“Economic growth in the 19 countries that use the euro currency was 2.5% in 2017… Growth in the 28-member European Union also reached 2.5% last year,” CNN reports. “It’s the best period of growth for both groupings since 2007, putting Europe just ahead of the 2.3% expansion posted by the U.S. in 2017.”
Meanwhile, in the UK, “the government’s new analysis of the impact of Brexit says the UK would be worse off outside the European Union under every scenario modeled,” BuzzFeed News reports.
Bloomberg: “It said that each of the three scenarios modeled, from no trade deal with the EU to membership of the European Economic Area, would bludgeon growth. The hardest Brexit would leave the economy 8 percent smaller than otherwise in 15 years time, and the softest would still slow growth by 2 percent.”
The Republican plan for Trump impunity https://t.co/JFutu8u5Ky
— Crooked Media (@crookedmedia) January 30, 2018
Benjamin Wittes at Lawfare on the lie (or illogic) behind the whole smear against the Mueller investigation. “In other words, to believe—as so many Trump defenders seem to—that there is something defective about the Mueller investigation, one has to believe not merely that the Obama administration conducted inappropriate surveillance against the Trump campaign based on laundered opposition research from the Democratic National Committee. You also have to believe that the Trump administration itself is still doing it. You have to believe—or have to choose to believe—that Rosenstein is a corrupt actor out to get the president.
That belief is a political choice. It is a political choice to accept a big lie that the president and his defenders have been peddling for months about federal law enforcement and intelligence.”
presidential job approval is four times as powerful as economic growth in determining mid-term election outcomes, says Emory's @AlanIAbramowitz. Trump is least-popular first-term president in polling history. https://t.co/9313vF2jsz
— John Harwood (@JohnJHarwood) January 30, 2018
The Justice Department turned over a cache of internal correspondence to special counsel Robert Mueller,” including documents related to the proposed resignation of Attorney General Jeff Sessions last year and emails with the White House about fired national security adviser Michael Flynn,” ABC News reports.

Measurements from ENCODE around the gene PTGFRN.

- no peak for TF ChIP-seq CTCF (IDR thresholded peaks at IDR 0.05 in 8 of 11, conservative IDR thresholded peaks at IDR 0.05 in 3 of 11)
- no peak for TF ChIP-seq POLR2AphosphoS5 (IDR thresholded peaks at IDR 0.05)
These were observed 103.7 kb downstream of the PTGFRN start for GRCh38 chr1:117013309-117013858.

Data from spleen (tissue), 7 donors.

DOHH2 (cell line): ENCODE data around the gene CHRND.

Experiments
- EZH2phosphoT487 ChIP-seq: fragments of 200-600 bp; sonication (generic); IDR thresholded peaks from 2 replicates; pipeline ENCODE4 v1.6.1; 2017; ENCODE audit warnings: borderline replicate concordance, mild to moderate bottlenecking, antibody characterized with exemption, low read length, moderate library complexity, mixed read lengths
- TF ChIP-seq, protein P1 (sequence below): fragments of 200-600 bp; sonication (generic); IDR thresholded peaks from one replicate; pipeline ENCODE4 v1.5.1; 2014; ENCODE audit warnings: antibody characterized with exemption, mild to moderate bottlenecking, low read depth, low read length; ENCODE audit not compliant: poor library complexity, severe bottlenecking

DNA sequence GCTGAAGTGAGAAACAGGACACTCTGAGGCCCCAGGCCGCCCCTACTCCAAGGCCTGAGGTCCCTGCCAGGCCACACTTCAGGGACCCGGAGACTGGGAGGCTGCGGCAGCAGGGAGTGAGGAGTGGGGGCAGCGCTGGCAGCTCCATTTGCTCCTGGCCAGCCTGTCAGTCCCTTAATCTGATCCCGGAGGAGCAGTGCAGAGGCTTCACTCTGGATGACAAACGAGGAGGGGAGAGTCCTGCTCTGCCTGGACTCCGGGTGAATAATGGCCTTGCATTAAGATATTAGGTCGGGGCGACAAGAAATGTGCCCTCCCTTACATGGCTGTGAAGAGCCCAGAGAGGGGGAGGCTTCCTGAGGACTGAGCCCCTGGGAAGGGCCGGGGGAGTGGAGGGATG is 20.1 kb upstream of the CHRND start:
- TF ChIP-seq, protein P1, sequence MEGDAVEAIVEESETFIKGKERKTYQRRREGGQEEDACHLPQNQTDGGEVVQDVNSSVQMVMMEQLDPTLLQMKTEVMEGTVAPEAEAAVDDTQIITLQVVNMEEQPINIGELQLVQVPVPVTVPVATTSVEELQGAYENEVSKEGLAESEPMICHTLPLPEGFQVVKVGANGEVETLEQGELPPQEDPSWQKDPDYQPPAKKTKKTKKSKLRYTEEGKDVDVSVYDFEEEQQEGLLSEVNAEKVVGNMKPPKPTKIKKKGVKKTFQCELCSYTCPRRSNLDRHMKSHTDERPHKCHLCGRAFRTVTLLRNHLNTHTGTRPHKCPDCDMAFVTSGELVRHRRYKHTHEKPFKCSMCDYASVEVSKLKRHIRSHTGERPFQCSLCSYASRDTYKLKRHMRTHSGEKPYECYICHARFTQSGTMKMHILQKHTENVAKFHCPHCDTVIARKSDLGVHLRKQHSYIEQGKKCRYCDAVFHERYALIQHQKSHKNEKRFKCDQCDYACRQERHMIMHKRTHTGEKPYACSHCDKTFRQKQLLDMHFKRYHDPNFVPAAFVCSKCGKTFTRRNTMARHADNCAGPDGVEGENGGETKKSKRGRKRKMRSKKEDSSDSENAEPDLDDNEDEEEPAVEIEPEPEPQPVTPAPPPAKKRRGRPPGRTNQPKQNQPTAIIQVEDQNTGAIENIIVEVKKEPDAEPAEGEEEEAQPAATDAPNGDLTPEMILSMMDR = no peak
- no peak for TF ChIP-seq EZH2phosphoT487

— Talking Points Memo (@TPM) January 30, 2018
“The White House’s original choice for U.S. ambassador to South Korea is no longer expected to be nominated after he privately expressed disagreement in late December with the Trump administration’s North Korea policy,” the Washington Post reports.
“Victor D. Cha, an academic who served in the George W. Bush administration, raised his concerns with National Security Council officials over their consideration of a limited strike on the North aimed at sending a message without sparking a wider war — a risky concept known as a ‘bloody nose’ strategy.”
Why the Trump tax cuts will not save Republicans this fall https://t.co/9qlZPGWugn
— Daily Intelligencer (@intelligencer) January 29, 2018
Newly-obtained emails “show the FBI agent at the center of a Capitol Hill storm played a key role in a controversial FBI decision that upended Hillary Clinton’s campaign just days before the 2016 election: the letter to Congress by then-FBI Director James Comey announcing the bureau was investigating newly discovered Clinton emails,” CNN reports.
“The new revelation about FBI agent Peter Strzok comes as Republicans accuse him of being sympathetic to Clinton while seeking to undermine Donald Trump during the heat of the 2016 campaign season.”
“Strzok, who co-wrote what appears to be the first draft that formed the basis of the letter Comey sent to Congress, also supported reopening the Clinton investigation once the emails were discovered on disgraced former Rep. Anthony Weiner’s laptop.”
An unprecedented slowdown across the EPA doesn’t just stall new environmental regulations. It puts Americans’ health at risk.
As a former EPA administrator under President George W. Bush put it: “People will get sick and die. It’s that simple.” https://t.co/odScEEAjIj
— Vox (@voxdotcom) January 30, 2018
Ramesh Ponnuru: “Trump’s departure from State of the Union norms is partly a function of what we might call, optimistically, his novel governing style. But it also reflects his party’s lack of an agenda. The congressional Republicans don’t have any clearer sense of what they want to do in 2018. There’s nothing they all want to do legislatively that they think they can achieve or, relatedly, make popular.”
“The rap on most State of the Union addresses is that they are ‘laundry lists.’ This time the president, like his administration and party, was listless.”
The billionaire who could never win respect from the taunting insiders led a revenge march to the White House, ranting and raving and railing against the "haters"—then giving them what they wanted the moment they said please.
My story on Trump's 1st year: https://t.co/DpzyXrWlOC
— McKay Coppins (@mckaycoppins) January 30, 2018
“A train carrying members of Congress to their legislative retreat in West Virginia, hit a truck Wednesday,” CNN reports. “One GOP source was unsure how many members of Congress were on the train or how many people were injured, but said there were injuries.”
Binyamin Appelbaum of the New York Times tweets: “Fortunately there is on the scene an entire trainload of experts in administering ‘thoughts and prayers.’”
“In a shocking turnaround, the U.S. Justice Department has dropped its case against Sen. Robert Menendez (D-NJ), the Newark Star Ledger reports.
“The decision will have major political consequences for Menendez, who is seeking re-election to the Senate this year and faced the possibility of a retrial on the eve of that campaign.”
Menendez still should resign. Let’s give a noncorrupt New Jersey Democrat a chance.